American Taliban Classroom

Religious school where John Walker Lindh studied, Hassani Kalan Surani, Pakistan, 1-24-02 AP

CBS News Correspondent Barry Petersen is in Pakistan with this exclusive report, filed at the Islamic school where John Walker Lindh studied.



John Walker Lindh stands accused of trying to kill his own countrymen, and many wonder what drove him into the arms and service of the Taliban.

We found clues here, at the Madrassah or religious school where he studied for almost six months using his Muslim name, Sulayman.

His teacher was Mufti Mohammad Iltimas, who talked about his former student in an exclusive interview with CBS News.

"Was (Walker Lindh) a violent man? He was not that kind," recalls Iltimas. "He was sincere to Islam, he was a peaceful Moslem."

Across Pakistan there are an estimated 40 thousand religious schools for boys similar to the Madrassah attended by Walker Lindh.

Many follow the teachings of Islamic fundamentalism and often are the only school and only curriculum for the poorest of the poor.

Observers say that combination has proved to be a fertile breeding grounds for extremist groups like the Taliban.

Iltimas says he remembers Walker Lindh saying that he was disgusted with the US for dropping atom bombs in Nagasaki and Hiroshima, destroying women, children, animals and things.

The teacher also recalls Walker Lindh, at the time of the Monica Lewinsky scandal, said he thought that was a sign of America's moral decay.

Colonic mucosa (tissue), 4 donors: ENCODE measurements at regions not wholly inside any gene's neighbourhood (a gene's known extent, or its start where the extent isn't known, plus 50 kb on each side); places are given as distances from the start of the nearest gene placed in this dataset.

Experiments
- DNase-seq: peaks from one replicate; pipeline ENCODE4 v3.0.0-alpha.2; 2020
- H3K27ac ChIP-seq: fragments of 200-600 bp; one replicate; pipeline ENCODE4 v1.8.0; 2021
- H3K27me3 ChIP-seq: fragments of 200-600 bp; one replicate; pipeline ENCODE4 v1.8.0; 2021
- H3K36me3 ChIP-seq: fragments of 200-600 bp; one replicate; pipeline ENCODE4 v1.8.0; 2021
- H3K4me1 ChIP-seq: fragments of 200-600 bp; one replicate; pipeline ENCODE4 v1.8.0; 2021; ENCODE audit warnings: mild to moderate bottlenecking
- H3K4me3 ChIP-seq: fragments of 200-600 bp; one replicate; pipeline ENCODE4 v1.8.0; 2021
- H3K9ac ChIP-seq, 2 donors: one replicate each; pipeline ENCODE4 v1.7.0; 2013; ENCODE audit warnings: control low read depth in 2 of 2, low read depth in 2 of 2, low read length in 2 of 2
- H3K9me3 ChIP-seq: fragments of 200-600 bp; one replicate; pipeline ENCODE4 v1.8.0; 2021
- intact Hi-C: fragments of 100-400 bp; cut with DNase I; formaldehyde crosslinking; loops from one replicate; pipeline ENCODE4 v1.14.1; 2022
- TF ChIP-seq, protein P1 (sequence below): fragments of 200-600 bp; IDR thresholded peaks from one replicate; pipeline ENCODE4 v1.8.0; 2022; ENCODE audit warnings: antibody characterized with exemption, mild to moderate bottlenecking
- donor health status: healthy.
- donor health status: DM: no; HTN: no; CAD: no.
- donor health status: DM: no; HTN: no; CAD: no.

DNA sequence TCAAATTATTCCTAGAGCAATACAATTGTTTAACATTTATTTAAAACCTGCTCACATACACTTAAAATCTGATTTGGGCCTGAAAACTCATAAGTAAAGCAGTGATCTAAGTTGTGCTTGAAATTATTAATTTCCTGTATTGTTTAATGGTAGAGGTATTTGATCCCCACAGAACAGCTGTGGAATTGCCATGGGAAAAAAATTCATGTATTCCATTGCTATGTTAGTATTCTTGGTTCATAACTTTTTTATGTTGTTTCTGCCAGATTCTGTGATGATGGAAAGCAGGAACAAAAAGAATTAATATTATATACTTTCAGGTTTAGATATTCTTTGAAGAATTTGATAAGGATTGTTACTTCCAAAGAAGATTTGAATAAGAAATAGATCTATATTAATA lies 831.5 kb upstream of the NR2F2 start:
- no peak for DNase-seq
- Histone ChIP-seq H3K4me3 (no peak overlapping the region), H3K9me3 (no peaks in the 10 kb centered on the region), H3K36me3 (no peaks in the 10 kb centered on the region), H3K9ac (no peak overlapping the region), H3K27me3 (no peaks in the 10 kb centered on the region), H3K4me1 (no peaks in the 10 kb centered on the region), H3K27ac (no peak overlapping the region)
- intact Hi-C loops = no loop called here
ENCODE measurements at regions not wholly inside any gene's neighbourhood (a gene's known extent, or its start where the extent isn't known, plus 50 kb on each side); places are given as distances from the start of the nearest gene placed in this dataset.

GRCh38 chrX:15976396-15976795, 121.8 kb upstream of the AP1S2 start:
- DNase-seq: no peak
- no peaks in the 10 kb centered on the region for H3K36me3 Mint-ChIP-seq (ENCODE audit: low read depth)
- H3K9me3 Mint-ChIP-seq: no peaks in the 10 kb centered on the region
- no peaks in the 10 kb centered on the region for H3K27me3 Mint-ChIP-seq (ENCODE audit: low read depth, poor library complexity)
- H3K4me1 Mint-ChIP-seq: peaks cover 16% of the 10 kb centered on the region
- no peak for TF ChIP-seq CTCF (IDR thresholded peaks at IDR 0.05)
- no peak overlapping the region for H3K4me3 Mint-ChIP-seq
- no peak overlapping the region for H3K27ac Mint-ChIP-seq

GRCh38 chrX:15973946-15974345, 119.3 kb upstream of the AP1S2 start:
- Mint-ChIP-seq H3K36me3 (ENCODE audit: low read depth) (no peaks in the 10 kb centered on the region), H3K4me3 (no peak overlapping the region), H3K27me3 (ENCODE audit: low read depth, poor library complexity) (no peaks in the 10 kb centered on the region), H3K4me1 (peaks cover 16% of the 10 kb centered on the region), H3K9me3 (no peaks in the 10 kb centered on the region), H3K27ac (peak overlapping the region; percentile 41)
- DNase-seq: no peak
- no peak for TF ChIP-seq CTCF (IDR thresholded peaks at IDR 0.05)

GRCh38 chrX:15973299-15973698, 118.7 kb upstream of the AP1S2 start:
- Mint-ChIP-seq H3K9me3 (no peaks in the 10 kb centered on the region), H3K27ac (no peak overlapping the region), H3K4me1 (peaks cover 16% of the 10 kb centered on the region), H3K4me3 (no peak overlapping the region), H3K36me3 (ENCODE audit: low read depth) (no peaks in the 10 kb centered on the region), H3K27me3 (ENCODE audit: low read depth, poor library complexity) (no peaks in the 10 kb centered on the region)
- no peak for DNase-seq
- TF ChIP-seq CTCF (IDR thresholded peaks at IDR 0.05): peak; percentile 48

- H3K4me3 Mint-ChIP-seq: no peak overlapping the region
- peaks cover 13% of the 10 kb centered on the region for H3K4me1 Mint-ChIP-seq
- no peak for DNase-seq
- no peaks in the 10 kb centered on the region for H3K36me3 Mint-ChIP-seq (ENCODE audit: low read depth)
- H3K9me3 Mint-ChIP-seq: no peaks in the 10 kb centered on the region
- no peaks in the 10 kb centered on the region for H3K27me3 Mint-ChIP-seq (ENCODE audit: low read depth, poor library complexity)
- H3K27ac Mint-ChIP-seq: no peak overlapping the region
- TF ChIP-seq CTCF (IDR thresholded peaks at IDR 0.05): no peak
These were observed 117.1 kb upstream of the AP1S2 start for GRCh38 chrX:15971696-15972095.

Walker Lindh wasn't the teacher's only contact with America. He also got several letters from Walker Lindh's worried mother. In one letter, she told the teacher: "We miss him so much." The teacher wrote back, describing her absent son as "sweet, honest" and "God-fearing."

One day Walker Lindh abruptly left the school, and a lot of his life behind him: including his Arabic workbooks, a suitcase full of Western clothes, and even a tube of toothpaste.

The Muslim teacher, asked for his opinion on what happened to send Walker Lindh into the fighting ranks of the Taliban, Iltimas says: "He left this place. He didn't contact me after that. I don't know."

In America, if convicted, he could be jailed for life. With his picture now one of the most familiar in the U.S., some are already calling it the portrait of a traitor.

At the school here in Pakistan, they still remember the man many Americans now call "the American Taliban."

As his parents suffer through the ordeal of his upcoming trial - his bail hearing's set for Feb. 6 in Virginia - students here at the Madrassah are praying for Walker Lindh - the Quiet American who came to them in peace but left to make war.



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  • CBSNews.com staff CBSNews.com staff

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